MAY 6, 1950
NEW YORK, Friday—It is a relief to read that the Chrysler strike finally has been settled.
One looks seriously, however, at the newspaper account which says that the tie-up cost over a billion dollars. This is discouraging when we realize how much could be saved if the work could go on while reasonable negotiations were carried forward, with both sides obliged, at least until the facts were ascertained, to stay on their jobs.
The cost is divided between both employers and employees. Nevertheless, the employees are the ones who suffer most. In many cases the employers can afford the temporary stoppage of company income; it won't change the way they live. But it will certainly change the way of life for the worker for a long period, because he has to replace the long weeks of idleness by weeks of even harder work.
I have been spending nearly every day recently at the United Nations, both morning and afternoon, but yesterday we found that we had to change our plan of work and spend the entire day working over the three reports on the yearbook, the communications, and the report of our subcommission on minorities and discrimination.
Friday morning the Commission on Human Rights, as a whole, is not meeting. The suspension was made in order that a working committee of four delegations—France, India, the United Kingdom and the United States—can bring in a joint working paper which we hope will expedite the whole question of implementation for the commission.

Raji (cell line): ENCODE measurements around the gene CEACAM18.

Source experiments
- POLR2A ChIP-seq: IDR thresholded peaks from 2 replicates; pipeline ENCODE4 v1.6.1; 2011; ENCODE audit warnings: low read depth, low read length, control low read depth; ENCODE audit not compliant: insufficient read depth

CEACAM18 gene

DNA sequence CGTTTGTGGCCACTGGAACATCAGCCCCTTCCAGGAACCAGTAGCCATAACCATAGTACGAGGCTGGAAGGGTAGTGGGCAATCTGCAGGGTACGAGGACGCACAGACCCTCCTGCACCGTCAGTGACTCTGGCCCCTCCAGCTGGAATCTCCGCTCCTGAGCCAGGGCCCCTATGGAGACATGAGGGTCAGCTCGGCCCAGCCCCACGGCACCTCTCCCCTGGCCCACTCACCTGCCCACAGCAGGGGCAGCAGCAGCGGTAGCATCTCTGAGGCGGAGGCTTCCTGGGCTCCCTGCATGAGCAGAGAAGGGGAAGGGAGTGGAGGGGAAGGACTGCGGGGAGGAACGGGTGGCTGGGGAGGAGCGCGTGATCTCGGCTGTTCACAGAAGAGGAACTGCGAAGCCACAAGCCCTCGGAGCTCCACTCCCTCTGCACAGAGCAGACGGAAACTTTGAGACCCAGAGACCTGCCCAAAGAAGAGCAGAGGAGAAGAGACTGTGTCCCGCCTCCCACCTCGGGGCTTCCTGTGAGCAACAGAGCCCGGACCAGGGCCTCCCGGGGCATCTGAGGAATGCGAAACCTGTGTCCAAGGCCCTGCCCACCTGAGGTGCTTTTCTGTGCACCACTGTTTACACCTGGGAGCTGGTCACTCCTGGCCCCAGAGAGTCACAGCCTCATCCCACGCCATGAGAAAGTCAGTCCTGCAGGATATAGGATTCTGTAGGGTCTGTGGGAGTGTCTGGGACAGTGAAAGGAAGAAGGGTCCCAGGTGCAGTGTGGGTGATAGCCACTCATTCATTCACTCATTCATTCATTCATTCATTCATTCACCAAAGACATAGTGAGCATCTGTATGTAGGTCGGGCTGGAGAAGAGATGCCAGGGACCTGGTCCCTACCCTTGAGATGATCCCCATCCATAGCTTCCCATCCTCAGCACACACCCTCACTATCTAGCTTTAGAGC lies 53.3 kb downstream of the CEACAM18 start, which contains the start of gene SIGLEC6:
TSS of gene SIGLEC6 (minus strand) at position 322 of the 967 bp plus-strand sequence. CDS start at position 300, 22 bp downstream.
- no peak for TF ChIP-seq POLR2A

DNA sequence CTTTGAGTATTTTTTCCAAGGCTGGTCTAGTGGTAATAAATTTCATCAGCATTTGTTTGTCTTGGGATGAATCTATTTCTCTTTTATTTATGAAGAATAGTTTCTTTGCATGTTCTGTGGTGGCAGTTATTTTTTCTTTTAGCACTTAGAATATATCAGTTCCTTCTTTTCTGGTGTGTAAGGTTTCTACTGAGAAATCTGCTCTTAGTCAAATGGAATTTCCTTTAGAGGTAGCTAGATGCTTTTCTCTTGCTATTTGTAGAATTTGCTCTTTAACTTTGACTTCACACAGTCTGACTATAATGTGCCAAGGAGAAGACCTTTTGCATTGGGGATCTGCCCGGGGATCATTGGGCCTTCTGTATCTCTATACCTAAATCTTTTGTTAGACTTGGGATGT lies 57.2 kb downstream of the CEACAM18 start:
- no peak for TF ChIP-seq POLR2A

At lunchtime on Thursday I talked with Mrs. Paul Wright, who is visiting this country briefly with her husband to tell us about the 1951 Festival of Britain. It sounds fascinating and I only hope that I can get over to see it.
She also is concerned about a way to develop interest in and bring to the attention of the people all over the U. S. the real problems facing the people of Europe. Her idea of joint teams composed of nationals of different countries, speaking in towns and villages all over the country and answering questions, struck me as a most interesting suggestion if the money can be found to finance it.
I am sure many people will want to congratulate Roger Baldwin on winning the 1950 One World Award and the round-the-world flight. He has done outstanding work for 30 years on civil liberties in this country and it is with the greatest joy that I saw recognition of this kind given him.
Citations were also given by the One World Committee to Mary Margaret McBride, Edward R. Murrow, Quentin Reynolds, William Wyler, Benjamin Cohen of the United Nations and General Carlos Romulo. They are all such good choices that one wants to cheer them all.
I seem to be having an orgy of play going. Wednesday night I saw Alfred Lunt and Lynn Fontaine in "I Know My Love". From beginning to end I enjoyed myself, and I know of no couple on the stage that I find more enchanting. Old or young, they were delightful in this play which jumps from the golden wedding day until the days when they first meet and when the young lady is not nearly as enthralling as she is on her golden wedding day. Tired she certainly was after 50 years of married life but the glint of humor was still in her eyes and the ability to look at things straight hadn't left her. Her marriage had been successful, but she had made it so. There is much for the young to learn in this play. Light as it was meant to be, Marcel Achard, the French author of the original, certainly "knew women"—and men.